min’yō

民謡 (みんよう)

folk song; esp. songs originally associated with religious events or daily work, like farming, fishing, rice-planting, wood-cutting, packhorse driving, coal-mining, e.g. Kokiriko, Soranbushi, Oiwake-Bushi, Funa-Uta; since most such activities no longer exist (or are no longer done by hand), many traditional songs and song styles are maintained only through preservation societies (hozonkai, doshikai) and traditional festivals like Bon Odori

dengaku

田楽 (でんがく)

ancient rituals, dances, and music related to rice planting and harvesting; meant to ensure a good harvest or to scare away pests, the dances were performed either at New Year’s celebrations or during the actual planting or harvesting season; aspects of these ancient harvest dances were later incorporated into early Noh theater performances; drums were an integral part of the musical accompaniment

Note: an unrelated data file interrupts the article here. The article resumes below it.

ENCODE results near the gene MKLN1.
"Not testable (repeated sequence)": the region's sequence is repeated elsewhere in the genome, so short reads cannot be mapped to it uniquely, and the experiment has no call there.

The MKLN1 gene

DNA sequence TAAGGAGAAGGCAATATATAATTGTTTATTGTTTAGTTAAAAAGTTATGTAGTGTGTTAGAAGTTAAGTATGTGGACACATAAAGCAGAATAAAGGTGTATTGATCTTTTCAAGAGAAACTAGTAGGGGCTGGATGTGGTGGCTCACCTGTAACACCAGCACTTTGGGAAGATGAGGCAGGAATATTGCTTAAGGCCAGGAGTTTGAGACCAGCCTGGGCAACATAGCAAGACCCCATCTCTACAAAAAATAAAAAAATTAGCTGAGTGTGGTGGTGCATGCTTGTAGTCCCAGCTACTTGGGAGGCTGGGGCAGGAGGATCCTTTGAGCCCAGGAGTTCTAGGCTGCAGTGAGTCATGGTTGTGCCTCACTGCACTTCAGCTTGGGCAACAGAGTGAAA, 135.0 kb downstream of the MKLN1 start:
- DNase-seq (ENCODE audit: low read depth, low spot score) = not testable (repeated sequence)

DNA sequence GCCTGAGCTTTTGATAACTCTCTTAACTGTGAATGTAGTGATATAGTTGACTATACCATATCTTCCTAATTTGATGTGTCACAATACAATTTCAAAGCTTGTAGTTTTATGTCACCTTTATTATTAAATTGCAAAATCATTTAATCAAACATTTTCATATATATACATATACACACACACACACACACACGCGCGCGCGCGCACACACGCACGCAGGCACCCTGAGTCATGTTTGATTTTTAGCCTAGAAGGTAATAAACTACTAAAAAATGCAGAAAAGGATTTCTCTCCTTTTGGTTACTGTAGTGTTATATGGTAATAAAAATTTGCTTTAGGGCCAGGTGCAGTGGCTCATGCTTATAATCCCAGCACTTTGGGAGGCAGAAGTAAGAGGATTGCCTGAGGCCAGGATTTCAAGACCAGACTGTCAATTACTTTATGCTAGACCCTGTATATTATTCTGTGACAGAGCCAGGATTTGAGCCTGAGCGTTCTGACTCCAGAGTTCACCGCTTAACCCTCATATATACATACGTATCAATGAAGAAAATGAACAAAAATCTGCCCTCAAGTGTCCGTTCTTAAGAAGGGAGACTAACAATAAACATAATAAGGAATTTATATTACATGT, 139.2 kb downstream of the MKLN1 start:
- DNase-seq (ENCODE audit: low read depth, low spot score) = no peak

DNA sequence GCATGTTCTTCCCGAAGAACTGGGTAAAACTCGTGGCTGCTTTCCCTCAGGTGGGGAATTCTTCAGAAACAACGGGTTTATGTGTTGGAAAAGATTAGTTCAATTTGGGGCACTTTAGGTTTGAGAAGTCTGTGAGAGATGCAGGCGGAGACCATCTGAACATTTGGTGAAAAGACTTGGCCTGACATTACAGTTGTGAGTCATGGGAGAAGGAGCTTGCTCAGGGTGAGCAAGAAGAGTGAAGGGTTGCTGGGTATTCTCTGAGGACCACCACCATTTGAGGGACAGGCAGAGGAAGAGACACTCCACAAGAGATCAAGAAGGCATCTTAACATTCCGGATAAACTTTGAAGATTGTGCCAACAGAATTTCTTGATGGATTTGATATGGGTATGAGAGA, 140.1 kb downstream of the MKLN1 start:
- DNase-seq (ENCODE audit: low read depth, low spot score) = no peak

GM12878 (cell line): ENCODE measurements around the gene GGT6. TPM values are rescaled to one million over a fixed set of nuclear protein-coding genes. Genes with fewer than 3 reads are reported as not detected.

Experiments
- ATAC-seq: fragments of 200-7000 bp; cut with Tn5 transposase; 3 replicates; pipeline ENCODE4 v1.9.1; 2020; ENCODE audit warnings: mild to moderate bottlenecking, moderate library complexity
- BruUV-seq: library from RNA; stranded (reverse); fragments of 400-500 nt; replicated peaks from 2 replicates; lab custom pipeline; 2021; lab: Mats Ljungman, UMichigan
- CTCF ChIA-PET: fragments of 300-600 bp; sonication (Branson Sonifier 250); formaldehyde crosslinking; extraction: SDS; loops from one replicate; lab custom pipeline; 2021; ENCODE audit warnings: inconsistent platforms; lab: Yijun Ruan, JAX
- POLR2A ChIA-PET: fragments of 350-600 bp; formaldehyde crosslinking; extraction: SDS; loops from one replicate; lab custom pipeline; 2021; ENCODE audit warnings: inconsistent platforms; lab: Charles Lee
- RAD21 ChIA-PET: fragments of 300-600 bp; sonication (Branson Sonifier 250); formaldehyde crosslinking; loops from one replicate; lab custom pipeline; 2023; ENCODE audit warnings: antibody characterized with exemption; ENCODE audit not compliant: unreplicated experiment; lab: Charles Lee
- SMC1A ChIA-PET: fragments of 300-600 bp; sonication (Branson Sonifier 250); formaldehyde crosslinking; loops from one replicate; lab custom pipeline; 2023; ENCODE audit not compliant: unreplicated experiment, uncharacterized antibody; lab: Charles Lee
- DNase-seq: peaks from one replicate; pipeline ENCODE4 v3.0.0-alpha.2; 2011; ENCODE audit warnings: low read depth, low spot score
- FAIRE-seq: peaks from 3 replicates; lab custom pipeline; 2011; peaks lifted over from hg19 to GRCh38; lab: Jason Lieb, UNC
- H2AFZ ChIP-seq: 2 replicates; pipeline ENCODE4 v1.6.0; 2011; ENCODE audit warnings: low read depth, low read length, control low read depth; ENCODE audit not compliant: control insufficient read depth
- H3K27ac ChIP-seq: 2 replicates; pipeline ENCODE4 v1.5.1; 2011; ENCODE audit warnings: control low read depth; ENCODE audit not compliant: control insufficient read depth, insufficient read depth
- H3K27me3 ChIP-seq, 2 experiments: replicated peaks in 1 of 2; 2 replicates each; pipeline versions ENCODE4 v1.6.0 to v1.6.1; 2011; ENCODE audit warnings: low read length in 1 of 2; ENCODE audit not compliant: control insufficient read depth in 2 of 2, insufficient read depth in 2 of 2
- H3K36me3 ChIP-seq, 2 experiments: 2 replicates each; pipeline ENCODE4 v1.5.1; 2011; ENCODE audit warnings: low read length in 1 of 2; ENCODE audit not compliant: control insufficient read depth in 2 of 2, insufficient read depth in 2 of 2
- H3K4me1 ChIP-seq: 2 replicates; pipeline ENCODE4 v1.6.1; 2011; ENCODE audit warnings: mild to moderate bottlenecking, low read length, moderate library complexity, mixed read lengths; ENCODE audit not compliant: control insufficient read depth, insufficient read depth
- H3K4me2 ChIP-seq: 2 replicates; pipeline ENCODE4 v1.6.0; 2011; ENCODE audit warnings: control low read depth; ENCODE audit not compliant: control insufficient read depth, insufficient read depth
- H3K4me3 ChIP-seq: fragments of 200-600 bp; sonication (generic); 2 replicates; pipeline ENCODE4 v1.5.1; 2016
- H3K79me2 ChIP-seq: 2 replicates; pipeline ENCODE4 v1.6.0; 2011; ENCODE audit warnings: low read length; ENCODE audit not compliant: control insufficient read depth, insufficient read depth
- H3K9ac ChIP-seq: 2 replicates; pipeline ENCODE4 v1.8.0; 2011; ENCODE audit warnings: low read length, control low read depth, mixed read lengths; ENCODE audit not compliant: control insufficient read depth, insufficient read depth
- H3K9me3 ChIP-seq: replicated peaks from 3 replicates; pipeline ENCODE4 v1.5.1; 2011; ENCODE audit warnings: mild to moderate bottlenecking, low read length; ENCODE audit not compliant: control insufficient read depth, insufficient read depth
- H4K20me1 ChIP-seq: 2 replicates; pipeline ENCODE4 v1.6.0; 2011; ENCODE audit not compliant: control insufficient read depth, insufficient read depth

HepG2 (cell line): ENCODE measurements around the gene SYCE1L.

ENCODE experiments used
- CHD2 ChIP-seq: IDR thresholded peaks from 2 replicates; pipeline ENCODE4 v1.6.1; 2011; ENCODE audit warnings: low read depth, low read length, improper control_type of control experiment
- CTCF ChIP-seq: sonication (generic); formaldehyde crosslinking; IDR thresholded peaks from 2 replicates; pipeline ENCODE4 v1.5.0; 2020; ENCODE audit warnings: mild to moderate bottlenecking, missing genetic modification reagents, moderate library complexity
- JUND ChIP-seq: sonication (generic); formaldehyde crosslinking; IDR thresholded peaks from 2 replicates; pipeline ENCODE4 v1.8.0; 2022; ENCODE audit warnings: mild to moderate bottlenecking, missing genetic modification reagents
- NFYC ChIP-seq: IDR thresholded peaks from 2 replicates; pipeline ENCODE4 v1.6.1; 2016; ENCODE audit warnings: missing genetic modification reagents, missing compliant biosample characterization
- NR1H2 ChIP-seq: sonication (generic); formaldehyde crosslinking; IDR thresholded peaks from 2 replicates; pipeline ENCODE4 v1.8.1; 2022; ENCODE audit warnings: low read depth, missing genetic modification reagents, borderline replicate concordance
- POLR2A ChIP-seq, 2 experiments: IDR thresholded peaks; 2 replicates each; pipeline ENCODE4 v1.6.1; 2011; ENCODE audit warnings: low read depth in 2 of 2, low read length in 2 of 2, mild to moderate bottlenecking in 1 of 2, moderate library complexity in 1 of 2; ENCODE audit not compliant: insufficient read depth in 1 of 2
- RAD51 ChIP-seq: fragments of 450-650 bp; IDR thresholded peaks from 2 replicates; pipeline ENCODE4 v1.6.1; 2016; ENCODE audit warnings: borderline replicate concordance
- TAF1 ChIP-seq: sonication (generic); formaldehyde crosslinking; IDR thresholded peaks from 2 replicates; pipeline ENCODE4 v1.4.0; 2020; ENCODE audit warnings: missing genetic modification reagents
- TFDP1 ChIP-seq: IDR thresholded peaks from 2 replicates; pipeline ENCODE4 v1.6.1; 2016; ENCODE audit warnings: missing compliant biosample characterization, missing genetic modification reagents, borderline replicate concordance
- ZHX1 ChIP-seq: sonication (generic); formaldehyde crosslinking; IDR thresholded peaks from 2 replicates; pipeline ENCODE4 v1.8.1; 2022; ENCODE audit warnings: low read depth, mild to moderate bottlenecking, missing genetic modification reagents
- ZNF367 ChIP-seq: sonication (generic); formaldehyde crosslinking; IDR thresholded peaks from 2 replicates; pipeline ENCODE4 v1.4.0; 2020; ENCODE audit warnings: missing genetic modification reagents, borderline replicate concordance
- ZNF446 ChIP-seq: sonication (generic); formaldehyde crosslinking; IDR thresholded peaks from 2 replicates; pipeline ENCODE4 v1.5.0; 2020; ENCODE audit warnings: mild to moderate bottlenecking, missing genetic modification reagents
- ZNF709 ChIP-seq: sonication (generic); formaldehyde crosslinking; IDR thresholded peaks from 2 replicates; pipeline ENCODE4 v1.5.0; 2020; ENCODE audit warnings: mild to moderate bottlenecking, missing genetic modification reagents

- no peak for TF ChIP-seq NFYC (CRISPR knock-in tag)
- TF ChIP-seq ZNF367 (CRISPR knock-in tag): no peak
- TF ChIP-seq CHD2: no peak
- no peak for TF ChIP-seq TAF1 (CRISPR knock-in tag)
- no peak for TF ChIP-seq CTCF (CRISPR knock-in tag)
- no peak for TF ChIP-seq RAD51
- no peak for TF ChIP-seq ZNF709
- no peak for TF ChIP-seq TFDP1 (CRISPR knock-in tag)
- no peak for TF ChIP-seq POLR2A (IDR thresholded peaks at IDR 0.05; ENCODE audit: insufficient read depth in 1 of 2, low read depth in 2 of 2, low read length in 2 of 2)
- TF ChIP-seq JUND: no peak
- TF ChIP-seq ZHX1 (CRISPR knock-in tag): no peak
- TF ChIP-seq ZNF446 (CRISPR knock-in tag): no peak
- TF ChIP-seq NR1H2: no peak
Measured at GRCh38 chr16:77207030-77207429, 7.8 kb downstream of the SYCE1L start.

Dengaku

kagura

神楽 (かぐら)

“music of the gods”; ancient Shinto folk performing art involving music and dance, said to originate from the music and dance done by Uzume to entice Amaterasu from her cave; originally performed in the courtyard in front of a shrine, but later done on a stage; meant to placate or entertain kami; dances accompanied by flutes, drums, gongs

Kagura performance at the Hie Shrine in Tokyo, part of the Sanno Matsuri

Kagura performance at the Hie Shrine in Tokyo, part of the Sanno Matsuri

hayashi

囃子 (はやし)

“orchestra, musicians”; generic term for a drum and flute ensemble; also refers to the music such a group plays, i.e. “accompaniment;” written –bayashi (ばやし)when following certain words; a festival hayashi might consist of five members: 2 shime-daiko, 1 ō-daiko (not the ō-daiko, but rather a byō-uchi-daiko that’s larger than the shime-daiko), 1 fue, 1 atarigane